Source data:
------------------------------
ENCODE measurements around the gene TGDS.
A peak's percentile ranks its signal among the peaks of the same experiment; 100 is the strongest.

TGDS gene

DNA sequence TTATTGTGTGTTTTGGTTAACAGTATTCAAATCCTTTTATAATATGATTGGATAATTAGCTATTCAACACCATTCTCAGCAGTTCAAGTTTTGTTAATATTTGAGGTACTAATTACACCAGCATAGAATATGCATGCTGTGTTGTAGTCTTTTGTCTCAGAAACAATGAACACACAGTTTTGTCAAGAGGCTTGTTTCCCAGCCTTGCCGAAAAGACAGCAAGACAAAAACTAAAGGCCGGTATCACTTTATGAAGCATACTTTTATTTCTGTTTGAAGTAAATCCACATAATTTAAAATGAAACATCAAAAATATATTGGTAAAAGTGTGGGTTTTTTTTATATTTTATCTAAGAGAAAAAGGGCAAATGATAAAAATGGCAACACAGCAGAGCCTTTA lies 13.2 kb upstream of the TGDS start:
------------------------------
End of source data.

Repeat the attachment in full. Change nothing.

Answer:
ENCODE measurements around the gene TGDS.
A peak's percentile ranks its signal among the peaks of the same experiment; 100 is the strongest.

TGDS gene

DNA sequence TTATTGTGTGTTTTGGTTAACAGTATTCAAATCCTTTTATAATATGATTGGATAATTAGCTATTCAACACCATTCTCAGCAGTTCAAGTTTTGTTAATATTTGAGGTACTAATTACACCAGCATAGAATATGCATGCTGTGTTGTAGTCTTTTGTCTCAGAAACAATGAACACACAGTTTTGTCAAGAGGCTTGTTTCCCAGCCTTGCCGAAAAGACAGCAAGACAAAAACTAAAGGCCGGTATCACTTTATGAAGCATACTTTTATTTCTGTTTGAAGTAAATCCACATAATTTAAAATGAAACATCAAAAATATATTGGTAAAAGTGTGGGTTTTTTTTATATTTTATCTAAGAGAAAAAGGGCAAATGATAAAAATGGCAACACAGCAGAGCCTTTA lies 13.2 kb upstream of the TGDS start: